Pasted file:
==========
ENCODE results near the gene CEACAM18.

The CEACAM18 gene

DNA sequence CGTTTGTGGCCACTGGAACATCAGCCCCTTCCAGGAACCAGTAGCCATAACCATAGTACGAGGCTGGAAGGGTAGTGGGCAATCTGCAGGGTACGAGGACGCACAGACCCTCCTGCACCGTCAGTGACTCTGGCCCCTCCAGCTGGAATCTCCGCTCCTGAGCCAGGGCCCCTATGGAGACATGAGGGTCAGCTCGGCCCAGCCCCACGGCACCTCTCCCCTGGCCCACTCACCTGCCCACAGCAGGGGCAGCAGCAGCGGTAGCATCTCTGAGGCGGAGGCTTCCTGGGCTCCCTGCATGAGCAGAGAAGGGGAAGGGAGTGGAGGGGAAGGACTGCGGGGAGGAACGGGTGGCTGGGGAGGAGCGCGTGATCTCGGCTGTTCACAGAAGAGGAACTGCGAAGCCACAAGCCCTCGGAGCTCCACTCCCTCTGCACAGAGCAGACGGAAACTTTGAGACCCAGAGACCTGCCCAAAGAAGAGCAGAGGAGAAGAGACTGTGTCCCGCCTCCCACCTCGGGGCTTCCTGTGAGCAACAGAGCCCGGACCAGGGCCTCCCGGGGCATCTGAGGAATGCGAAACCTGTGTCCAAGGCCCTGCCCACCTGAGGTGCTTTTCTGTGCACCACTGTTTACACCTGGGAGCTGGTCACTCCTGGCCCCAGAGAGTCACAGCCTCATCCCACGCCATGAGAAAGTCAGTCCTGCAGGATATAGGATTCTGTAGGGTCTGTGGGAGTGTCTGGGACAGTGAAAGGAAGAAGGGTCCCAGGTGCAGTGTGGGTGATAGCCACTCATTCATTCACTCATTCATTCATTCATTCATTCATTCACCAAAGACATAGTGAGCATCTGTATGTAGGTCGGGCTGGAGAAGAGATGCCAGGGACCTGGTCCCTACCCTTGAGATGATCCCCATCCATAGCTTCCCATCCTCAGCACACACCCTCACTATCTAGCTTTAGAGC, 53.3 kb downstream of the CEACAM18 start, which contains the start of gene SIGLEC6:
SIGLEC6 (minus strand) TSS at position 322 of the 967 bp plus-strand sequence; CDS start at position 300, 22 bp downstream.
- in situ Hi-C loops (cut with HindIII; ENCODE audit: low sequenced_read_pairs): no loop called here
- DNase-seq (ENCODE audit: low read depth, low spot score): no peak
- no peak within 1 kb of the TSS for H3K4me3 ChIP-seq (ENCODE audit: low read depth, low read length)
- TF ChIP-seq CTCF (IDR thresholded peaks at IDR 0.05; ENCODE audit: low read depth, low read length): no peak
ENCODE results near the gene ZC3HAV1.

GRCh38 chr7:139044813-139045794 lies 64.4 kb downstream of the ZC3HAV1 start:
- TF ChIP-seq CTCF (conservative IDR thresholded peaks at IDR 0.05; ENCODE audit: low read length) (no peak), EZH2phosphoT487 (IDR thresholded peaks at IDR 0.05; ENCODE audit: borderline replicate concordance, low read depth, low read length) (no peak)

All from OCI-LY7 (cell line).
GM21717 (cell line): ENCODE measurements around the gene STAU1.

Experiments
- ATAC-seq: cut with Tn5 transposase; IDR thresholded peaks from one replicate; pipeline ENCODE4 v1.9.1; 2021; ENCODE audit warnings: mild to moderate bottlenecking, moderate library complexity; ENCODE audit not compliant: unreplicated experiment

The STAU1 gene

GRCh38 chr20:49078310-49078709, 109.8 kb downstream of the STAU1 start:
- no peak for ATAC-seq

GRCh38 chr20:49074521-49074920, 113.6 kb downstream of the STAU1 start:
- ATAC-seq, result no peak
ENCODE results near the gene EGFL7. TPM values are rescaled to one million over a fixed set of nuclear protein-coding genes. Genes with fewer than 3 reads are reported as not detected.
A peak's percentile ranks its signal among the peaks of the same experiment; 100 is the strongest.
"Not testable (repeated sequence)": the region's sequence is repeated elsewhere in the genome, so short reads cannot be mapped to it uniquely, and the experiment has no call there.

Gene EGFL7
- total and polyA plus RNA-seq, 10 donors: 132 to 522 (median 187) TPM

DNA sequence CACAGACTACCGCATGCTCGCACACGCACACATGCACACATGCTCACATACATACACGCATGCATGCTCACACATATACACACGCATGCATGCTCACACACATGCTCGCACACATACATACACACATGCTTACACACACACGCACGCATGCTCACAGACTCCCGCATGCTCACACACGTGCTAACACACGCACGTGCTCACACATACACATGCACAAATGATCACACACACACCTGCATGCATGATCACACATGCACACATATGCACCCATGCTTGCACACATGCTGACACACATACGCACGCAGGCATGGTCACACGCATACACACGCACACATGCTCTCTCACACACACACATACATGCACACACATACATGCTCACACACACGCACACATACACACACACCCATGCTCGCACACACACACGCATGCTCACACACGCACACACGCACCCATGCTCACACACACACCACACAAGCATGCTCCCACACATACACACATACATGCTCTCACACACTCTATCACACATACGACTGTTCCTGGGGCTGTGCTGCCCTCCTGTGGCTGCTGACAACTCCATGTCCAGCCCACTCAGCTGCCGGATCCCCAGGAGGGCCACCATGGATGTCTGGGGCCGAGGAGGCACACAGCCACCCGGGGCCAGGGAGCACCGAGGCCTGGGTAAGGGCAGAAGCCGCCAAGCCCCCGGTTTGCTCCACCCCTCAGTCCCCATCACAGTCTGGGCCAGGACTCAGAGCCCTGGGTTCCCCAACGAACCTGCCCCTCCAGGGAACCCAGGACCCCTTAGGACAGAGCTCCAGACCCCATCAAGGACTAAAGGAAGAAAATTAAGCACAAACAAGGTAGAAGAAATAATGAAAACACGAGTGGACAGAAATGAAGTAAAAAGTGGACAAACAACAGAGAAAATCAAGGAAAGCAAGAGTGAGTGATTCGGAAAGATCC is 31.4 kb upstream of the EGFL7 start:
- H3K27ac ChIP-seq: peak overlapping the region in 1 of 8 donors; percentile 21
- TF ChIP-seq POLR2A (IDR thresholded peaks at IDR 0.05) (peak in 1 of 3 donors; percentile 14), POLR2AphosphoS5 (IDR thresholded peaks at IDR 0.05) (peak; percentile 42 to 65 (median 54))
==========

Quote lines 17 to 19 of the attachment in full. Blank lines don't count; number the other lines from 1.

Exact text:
GRCh38 chr20:49078310-49078709, 109.8 kb downstream of the STAU1 start:
- no peak for ATAC-seq

GRCh38 chr20:49074521-49074920, 113.6 kb downstream of the STAU1 start: